Social Media & Organizational Learning: A Lesson

Recently, I co-lectured a number of sessions on Organizational Learning at the University of Nottingham and talked to students on various programs about how organizations leverage exisiting networks and use social media to foster knowledge creation and collaboration. I introduced some of the concepts described in earlier posts, such as Ross Dawson’s Social Media Strategy Framework and Brian Solis’ Conversation Prism.

Furthermore, I tried to embed the aforementioned practitioner models in a more theoretical context. For this purpose, I used the papers by Inkpen & Tsang (2005) as well as Nahapiet & Ghoshal (1998). We explored the concept and dimensions of social capital and looked at how the latter may affect knowledge processes within networks.

I closed the sessions with a McKinsey survey which presents various tools that are currently used for internal knowledge management. Wikis, Blogs, RSS feeds and Video sharing were the killer applications in this category. I was very pleased with the questions raised during the sessions and the presentations that were produced as a result of my engagement. What a great feeling to inspire other minds. However, this doesn’t just work one way. One of the students, who used to be with Pfizer, a pharmaceutical company, shared with us some of the tools and concepts they used at work. This is how we met Jessica a.k.a. Dr. Enterprise 2.0.


Inkpen, A. C., & Tsang, E. W. K. 2005. Social Capital, Networks, and Knowledge Transfer. Academy of Management Review, 30(1): 146–165.

Nahapiet, J., & Ghoshal, S. 1998. Social Capital, Intellectual Capital, and the Organizational Advantage. Academy of Management Review, 23(2): 242–266.

The Nottingham Spanish Language Meetup

In an earlier blog post, I mentioned that I would become more proactive about the organization of a Spanish language meetup in Nottingham. There used to be two groups which have now merged into one. We are meeting on Wednesday nights from 7 to 9 pm at Edin’s. If you are interested in joining the group, you can check out our events here. We are looking forward to welcoming like-minded people who are equally interested in Spanish language and culture.


International Corporate Blog Reader Study by @KingNils

My friend Nils König is currently running a survey for his PhD dissertation. He will analyze how attitudes of internet users vary towards corporate blogs and how reading preferences are shaped by cultural, demographic and experience factors. The survey is conducted in English, German and Russian, and will eventually enable an inter-cultural comparison of corporate blog reading and commenting behavior. The questionnaire comprises 17 questions, which will take about 10 minutes to answer. Please, take a moment to help Nils with his project.


6th UK Social Networks Conference

The 6th UK Social Networks Conference will take place in Manchester from the 12th to the 16th of April, 2010, and offers an interdisciplinary venue for social and behavioural scientists, sociologists, educationalists, political scientists, mathematicians, computer scientists, physicists, practitioners and others to present their work in the area of social networks. The primary objective of the conference is to facilitate interactions between the many different disciplines interested in network analysis. The conference provides a unique opportunity for the dissemination and debate of recent advances in theoretical and experimental network research.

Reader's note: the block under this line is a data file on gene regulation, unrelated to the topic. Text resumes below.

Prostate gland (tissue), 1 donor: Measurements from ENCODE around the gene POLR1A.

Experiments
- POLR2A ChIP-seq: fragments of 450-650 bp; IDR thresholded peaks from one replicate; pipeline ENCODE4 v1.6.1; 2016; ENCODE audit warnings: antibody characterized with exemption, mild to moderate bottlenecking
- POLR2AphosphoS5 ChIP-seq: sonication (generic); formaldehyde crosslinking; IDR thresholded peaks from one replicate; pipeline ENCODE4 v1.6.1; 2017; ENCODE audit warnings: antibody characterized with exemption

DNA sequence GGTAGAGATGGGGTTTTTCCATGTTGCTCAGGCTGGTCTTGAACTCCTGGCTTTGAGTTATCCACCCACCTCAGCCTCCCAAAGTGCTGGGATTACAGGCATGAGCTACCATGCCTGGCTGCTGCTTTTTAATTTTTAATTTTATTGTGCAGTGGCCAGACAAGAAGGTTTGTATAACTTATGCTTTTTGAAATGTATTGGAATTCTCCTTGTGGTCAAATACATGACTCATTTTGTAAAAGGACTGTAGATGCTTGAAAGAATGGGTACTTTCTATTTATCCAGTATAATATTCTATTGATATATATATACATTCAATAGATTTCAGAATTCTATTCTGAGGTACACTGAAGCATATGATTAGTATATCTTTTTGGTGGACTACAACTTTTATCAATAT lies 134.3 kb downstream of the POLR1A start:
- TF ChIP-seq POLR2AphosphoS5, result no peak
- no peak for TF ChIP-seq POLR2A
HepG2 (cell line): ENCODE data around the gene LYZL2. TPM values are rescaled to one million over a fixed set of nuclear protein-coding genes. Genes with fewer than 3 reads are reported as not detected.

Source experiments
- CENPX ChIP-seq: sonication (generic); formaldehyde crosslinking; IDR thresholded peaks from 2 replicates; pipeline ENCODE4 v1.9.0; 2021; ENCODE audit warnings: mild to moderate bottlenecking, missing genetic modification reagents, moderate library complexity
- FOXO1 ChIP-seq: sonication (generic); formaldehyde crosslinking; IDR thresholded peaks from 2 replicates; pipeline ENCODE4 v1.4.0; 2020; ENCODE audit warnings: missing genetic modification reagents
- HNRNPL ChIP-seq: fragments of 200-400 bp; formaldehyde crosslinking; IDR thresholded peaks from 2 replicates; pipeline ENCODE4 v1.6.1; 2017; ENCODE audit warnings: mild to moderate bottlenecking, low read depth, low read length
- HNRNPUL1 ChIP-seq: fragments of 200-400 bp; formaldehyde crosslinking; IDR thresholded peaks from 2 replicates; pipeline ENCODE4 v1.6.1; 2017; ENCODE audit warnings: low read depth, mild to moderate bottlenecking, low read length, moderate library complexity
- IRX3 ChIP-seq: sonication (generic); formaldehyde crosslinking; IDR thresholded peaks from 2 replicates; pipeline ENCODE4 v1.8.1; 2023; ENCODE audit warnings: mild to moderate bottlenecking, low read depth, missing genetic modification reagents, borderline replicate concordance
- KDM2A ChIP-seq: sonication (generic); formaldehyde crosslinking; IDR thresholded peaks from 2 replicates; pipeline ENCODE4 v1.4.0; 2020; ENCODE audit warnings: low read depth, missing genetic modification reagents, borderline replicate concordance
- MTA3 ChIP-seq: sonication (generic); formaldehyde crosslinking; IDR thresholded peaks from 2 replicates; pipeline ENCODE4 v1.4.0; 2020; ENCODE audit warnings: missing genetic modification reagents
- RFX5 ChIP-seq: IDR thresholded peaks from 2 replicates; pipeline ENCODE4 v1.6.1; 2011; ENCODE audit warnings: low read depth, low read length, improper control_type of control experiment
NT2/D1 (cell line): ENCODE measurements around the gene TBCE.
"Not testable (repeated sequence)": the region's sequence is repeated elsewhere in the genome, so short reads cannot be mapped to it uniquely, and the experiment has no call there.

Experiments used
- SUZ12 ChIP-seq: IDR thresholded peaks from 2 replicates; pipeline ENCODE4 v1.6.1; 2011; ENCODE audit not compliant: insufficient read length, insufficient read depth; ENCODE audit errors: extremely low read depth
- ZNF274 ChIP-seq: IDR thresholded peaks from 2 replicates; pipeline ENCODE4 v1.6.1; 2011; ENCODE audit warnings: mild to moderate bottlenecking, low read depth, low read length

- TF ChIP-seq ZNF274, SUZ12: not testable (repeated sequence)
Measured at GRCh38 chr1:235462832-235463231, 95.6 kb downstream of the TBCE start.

This year special attention would be dedicated to the history of network analysis, its link to mixing methods techniques and environment and network evolution.

Keynote Speakers

  • Professor Linton Freeman, University of California, Irvine The history of SNA and the Manchester group (an outsider’s view)
  • Professor Russell Bernard, University of Florida Mixing methods in social network research
  • Professor Patrick Doreian, University of Pittsburgh, University of Ljubljana Environments, network and network evolution

A Special Report on Social Networking by The Economist

As a social scientist, I find it particularly thrilling to be working on a phenomenon that is very up-to-date. I am not looking at ancient data or analyzing people who have passed away a long time ago, but instead I focus on people’s behavior and attitudes in today’s world and their impact on how organizations conduct business. I was delighted to read this week’s special report on social networking by The Economist. Please find below my notes and a few thoughts on the report.

1. Networks facilitate creative endeavors

Social network sites allow people to connect to each other and swap relevant information. This is likely to enhance organizations’ creative potential and tap into the wisdom of the crowds. The days of specialist silos are long gone. Organizations can leverage their employees’ knowledge effectively by employing collaborative technologies.

2. The network effect & exponential utility growth

The network effect and resulting feedback loops have been observed with the introduction of a variety of techological inventions, such as the phone, the Internet, etc. It states that the value of a product or service increases as more people use it. The same is true of social network sites. The more people seem to use Facebook or Twitter, for example, the better and more nuanced the information we obtain on these networks.